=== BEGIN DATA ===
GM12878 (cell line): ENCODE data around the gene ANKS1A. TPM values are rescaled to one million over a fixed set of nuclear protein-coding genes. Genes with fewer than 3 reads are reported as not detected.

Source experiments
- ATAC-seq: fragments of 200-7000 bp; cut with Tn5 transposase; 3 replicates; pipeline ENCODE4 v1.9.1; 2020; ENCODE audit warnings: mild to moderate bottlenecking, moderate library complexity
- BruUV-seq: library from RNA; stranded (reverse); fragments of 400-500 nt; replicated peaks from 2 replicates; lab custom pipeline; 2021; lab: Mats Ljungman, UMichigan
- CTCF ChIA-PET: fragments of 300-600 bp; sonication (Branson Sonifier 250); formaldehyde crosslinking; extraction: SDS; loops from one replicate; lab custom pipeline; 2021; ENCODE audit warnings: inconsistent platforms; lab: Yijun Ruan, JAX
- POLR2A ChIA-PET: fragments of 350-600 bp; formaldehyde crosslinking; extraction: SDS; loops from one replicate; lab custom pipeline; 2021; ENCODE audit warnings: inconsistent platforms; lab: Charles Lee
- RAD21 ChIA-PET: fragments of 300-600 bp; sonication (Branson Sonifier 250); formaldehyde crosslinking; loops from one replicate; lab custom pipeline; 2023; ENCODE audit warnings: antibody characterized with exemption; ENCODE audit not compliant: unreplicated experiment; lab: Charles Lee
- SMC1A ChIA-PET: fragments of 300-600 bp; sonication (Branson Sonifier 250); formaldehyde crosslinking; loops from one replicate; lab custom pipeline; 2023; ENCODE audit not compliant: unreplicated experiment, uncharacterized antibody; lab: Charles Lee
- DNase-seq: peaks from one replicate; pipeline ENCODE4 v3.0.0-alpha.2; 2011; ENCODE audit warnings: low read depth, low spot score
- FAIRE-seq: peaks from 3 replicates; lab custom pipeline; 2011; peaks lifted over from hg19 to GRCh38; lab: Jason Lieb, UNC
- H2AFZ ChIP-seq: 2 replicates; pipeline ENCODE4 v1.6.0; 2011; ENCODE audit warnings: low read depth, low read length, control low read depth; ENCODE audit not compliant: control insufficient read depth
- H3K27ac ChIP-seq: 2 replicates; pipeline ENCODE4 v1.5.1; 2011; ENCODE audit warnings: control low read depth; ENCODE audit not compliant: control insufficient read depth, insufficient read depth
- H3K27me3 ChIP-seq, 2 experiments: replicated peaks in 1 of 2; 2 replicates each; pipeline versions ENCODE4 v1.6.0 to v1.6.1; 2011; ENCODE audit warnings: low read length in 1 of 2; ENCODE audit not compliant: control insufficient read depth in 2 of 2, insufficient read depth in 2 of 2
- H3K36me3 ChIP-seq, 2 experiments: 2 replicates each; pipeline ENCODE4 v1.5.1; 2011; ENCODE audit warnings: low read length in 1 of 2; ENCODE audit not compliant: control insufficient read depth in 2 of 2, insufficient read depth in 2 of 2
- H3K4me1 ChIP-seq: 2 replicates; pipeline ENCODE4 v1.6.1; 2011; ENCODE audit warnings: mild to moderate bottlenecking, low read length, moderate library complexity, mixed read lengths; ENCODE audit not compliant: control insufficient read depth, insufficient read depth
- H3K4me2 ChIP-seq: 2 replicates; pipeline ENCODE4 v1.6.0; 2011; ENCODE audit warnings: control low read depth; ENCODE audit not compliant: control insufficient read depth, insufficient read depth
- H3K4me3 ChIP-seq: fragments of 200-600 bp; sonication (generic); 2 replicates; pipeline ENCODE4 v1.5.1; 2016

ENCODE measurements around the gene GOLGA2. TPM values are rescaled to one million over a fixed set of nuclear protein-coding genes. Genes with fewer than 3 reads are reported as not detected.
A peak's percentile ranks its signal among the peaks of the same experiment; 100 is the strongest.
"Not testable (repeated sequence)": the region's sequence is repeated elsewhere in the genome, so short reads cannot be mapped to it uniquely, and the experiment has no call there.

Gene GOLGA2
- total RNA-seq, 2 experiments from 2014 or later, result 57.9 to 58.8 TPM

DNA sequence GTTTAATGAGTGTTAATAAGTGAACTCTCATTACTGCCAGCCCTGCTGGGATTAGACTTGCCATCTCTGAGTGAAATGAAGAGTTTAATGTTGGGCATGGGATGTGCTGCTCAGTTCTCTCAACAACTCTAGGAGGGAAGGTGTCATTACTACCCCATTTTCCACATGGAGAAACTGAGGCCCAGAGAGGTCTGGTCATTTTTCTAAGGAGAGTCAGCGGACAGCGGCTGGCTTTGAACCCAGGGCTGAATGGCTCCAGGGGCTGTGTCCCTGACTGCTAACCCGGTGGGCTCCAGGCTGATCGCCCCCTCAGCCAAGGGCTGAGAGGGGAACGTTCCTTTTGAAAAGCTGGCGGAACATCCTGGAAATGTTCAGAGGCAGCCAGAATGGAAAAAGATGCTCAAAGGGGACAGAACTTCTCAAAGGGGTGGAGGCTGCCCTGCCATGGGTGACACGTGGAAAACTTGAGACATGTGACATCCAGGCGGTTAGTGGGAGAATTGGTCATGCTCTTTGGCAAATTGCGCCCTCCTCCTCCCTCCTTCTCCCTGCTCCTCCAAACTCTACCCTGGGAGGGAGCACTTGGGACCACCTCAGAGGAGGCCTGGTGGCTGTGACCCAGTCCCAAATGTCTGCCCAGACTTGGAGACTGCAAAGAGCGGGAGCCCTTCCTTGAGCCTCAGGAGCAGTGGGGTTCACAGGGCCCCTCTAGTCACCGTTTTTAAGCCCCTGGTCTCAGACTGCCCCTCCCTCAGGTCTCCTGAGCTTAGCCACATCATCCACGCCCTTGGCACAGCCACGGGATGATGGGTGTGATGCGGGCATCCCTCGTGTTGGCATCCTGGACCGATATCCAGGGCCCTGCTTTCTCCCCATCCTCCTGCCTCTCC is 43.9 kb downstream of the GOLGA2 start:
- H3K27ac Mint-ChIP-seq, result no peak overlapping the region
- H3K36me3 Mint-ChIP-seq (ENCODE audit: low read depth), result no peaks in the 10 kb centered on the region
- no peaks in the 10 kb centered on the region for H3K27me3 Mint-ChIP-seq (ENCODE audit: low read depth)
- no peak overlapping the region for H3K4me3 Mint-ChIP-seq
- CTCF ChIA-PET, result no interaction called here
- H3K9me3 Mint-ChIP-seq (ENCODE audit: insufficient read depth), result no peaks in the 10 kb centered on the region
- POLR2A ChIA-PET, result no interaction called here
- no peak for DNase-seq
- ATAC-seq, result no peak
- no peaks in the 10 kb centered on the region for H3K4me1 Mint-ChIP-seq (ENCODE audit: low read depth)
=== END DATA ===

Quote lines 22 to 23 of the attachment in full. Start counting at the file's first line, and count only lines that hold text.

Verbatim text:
- total RNA-seq, 2 experiments from 2014 or later, result 57.9 to 58.8 TPM

DNA sequence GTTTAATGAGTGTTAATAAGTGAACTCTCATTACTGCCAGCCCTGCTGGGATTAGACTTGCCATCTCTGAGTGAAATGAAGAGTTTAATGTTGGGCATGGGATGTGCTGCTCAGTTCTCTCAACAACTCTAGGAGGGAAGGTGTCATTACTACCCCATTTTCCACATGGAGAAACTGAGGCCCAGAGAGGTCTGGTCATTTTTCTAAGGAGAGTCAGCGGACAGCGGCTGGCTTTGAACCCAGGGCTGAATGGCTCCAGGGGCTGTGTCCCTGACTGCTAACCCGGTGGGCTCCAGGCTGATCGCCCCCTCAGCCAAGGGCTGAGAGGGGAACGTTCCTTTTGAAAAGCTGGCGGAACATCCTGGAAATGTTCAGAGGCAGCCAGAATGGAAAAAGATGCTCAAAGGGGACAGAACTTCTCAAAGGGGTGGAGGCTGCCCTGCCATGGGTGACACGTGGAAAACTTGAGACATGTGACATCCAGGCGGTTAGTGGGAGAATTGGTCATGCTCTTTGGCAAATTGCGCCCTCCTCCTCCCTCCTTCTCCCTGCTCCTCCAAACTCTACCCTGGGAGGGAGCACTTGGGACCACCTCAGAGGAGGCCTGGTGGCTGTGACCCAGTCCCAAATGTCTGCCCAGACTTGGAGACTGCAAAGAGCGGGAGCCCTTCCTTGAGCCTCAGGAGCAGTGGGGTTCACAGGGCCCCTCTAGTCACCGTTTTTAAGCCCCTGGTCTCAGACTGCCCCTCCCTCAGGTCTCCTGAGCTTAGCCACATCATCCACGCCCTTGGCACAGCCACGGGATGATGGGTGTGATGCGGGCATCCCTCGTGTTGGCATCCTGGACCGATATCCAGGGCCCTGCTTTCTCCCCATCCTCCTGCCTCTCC is 43.9 kb downstream of the GOLGA2 start: